by Todd Feurer, CBS Chicago web producerBy CBS 2 Chicago Staff

CHICAGO (CBS) — City officials on Wednesday celebrated the opening of the largest firehouse in the city, a $30 million state-of-the-art facility in West Pullman that nearly brought Ald. Carrie Austin (34th) to tears, after more than 15 years of trying to get a new fire station built on the Far South Side.

“It will stand as a beacon of light for this community and the surrounding community,” Austin said. “This is a safe haven for our community.”

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The firehouse at 1024 W. 119th St. will be the new home for Engine Company 115; and houses two fire engines, one tower ladder, two advanced life support ambulances, a radio communications tower for the city’s Office of Emergency Management and Communications, an EMS field chief, and a deputy district chief.

“This firehouse is beautiful, state of the art, and what the community from the Far South Side has needed for more than a couple of decades, and more importantly what it deserves,” said Fire Commissioner Richard Ford II.

The facility will replace the existing Engine Company 115 firehouse at 119th and Peoria.

Austin, who was hospitalized with COVID-19 last year, said the men and women of Engine Company 115 saved her life by getting her to the hospital.

“When they came to my home, and I saw the firemen and the ambulance, it was like ‘I”m going to be alright, because I’m in the arms of those that car about me,” she said. “The young man said, ‘Alderman, you’re in good hands. We’re going to take care of you.’ They did.”

Austin said the same firehouse also tried to save the life of her late husband, former Ald. Lemuel Austin, when he suffered a heart attack in 1994.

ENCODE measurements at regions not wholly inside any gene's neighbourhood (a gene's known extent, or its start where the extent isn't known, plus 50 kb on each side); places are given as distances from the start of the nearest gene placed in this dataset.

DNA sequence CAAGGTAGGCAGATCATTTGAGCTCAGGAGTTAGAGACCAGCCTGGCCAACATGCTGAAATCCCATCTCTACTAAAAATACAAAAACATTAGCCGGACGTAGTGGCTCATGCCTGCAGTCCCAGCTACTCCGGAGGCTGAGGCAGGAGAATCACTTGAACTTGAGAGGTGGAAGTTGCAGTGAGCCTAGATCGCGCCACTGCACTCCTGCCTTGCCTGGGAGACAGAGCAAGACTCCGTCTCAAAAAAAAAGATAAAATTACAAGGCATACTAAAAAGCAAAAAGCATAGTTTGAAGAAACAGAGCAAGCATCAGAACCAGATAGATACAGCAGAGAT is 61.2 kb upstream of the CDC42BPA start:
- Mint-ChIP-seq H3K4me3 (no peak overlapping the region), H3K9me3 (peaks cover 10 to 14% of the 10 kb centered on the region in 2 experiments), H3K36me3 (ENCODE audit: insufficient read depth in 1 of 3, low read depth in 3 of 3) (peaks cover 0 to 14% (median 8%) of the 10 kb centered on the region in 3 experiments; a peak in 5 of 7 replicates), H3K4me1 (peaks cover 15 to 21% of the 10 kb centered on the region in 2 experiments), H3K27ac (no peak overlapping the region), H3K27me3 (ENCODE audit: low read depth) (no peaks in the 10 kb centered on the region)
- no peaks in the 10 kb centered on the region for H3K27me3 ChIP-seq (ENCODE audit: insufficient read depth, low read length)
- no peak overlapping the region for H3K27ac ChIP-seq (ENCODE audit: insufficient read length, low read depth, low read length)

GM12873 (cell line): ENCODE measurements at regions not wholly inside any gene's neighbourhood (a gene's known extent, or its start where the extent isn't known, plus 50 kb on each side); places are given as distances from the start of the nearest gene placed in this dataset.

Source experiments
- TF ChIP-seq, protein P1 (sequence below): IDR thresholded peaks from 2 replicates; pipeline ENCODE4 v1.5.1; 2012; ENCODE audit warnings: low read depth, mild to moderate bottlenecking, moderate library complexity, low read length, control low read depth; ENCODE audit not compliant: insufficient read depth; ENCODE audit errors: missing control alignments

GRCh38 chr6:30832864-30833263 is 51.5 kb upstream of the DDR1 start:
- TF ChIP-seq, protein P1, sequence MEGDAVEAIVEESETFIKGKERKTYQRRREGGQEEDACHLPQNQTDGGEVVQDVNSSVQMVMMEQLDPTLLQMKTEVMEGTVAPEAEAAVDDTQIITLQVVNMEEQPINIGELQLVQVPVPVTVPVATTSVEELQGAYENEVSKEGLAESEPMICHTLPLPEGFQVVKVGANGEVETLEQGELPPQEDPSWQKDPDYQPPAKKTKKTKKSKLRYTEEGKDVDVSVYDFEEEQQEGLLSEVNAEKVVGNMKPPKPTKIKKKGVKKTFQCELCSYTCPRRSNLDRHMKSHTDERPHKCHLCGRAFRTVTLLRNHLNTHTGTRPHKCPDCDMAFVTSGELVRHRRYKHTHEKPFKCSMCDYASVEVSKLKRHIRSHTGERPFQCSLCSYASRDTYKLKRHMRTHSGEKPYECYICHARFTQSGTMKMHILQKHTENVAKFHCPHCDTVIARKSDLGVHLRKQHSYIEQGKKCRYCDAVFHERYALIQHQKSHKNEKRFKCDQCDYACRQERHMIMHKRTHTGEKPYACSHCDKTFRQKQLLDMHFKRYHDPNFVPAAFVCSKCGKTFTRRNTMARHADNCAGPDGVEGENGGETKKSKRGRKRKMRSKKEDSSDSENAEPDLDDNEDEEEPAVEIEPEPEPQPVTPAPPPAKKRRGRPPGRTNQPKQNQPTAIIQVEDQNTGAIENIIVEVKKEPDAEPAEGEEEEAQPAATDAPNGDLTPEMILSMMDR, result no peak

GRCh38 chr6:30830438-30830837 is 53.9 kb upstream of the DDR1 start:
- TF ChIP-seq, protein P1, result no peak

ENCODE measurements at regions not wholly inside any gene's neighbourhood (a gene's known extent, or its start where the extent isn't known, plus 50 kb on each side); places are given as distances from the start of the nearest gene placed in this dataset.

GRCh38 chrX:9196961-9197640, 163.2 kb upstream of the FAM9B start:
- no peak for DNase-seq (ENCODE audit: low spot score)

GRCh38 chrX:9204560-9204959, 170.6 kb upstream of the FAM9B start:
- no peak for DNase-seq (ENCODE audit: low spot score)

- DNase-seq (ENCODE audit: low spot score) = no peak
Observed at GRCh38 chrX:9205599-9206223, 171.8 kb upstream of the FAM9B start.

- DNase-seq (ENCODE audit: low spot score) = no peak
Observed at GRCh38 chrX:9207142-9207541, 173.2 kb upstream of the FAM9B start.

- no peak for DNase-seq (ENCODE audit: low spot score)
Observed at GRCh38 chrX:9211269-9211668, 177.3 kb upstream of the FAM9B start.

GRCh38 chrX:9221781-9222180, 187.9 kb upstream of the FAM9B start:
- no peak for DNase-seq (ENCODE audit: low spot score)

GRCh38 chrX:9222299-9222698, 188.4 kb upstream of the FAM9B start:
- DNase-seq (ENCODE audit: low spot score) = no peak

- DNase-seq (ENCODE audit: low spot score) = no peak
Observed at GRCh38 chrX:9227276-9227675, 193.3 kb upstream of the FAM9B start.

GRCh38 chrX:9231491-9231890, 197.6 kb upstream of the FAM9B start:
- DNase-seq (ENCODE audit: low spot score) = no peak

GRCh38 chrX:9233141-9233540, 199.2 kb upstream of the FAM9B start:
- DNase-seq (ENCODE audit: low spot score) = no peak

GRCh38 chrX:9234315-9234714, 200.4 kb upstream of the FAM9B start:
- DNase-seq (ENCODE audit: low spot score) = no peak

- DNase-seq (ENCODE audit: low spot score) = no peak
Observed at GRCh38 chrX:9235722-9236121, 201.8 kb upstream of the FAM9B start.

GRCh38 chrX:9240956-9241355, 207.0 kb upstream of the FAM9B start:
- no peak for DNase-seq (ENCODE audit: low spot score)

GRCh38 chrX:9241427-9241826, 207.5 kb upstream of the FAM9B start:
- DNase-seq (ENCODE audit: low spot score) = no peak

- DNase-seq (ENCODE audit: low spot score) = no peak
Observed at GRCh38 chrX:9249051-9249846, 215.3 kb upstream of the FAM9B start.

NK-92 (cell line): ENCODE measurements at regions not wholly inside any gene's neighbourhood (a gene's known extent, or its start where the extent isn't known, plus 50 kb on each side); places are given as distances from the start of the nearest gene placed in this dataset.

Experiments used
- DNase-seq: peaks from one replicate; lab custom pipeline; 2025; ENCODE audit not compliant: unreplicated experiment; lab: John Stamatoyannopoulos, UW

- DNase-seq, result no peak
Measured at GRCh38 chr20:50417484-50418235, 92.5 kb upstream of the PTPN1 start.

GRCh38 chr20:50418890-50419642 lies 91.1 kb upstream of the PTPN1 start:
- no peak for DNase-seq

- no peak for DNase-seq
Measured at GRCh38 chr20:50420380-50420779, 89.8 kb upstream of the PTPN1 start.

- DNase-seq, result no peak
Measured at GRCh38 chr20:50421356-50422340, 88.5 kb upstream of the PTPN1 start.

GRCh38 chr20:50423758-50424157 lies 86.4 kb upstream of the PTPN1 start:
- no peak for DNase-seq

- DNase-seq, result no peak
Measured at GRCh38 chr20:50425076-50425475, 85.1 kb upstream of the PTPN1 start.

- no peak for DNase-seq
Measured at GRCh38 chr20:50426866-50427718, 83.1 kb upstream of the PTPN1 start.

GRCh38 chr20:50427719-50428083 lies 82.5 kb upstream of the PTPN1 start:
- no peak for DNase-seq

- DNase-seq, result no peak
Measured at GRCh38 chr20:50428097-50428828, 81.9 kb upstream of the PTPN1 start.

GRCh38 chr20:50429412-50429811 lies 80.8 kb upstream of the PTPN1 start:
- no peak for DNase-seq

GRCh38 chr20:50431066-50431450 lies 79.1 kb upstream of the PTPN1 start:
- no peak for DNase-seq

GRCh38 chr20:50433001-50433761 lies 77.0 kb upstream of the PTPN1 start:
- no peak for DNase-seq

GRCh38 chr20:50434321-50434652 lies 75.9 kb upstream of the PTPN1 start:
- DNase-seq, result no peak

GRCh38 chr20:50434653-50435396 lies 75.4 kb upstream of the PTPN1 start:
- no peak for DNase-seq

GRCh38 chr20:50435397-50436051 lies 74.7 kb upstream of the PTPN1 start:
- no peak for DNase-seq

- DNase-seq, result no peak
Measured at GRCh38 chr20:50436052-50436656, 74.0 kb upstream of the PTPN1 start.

The mayor’s office said the firehouse is located to allow for rapid response to both Interstate 94 and Interstate 57, while enhancing overall coverage of the Far South Side, which has not seen a new multi-apparatus firehouse in decades. Its radio communications tower also will reduce dead spots in police and fire communications that have been reported in the past.

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“Nothing can lead to tragedy more than a gap in communication, and this new facility will help enhance communications for both police and fire departments,” Ford said.

Ford, who is stepping down on Friday when he reaches the department’s mandatory retirement age of 63, said he’s thankful the city was able to open the firehouse before he leaves his post.

“I am extremely appreciative of the teamwork and collaboration that took place to take an ideal and turn that ideal into a reality,” Ford said. “Firehouses are not just brick and mortar. They’re safe havens for the communities that they sit in.”

Mayor Lori Lightfoot said the project also serves as an example of how the city can accomplish the goals of both improving safety and providing jobs and economic vitality to the community.

Lightfoot said the project placed a special emphasis of employing people of color and women throughout the design and construction of the firehouse.

According to the mayor, more than 55% of businesses involved in the project were minority-owned and women-owned businesses, and 15 skilled trade workers from West Pullman, Roeland, Washington Heights, and Morgan Park were part of the construction team.

Public Buildings Commission executive director Carina Sanchez said approximately $12 million worth of work wen to 17 African American design and construction firms, about $1.7 million went to seven Latino construction firms, and approximately $560,000 went to five women-owned businesses.

The mayor’s office said the facility includes several unique systems designed to enhance safety and operational efficiency:

  • Exhaust removal for each apparatus on the floor.
  • Door position sensors to operate internal signals to let drivers know when safe to enter or exit to prevent door involved accidents and not allow a door to close while a vehicle is on the threshold.
  • Strobe lights will actuate outside the firehose to warn traffic on 119th as apparatus leave the firehouse on emergency runs and thereby improve response times.
  • Motion sensors to turn off lights in areas not occupied.
  • Use of windows placement to allow natural lighting with issues of direct sunlight.
  • Two retention ponds to control water runoff and control loading of the city sewer system.
  • ADA Compliant Privacy Room acoustically isolated from the rest of the house.
  • A self-contained back-up power generation.
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CBS 2 Chicago Staff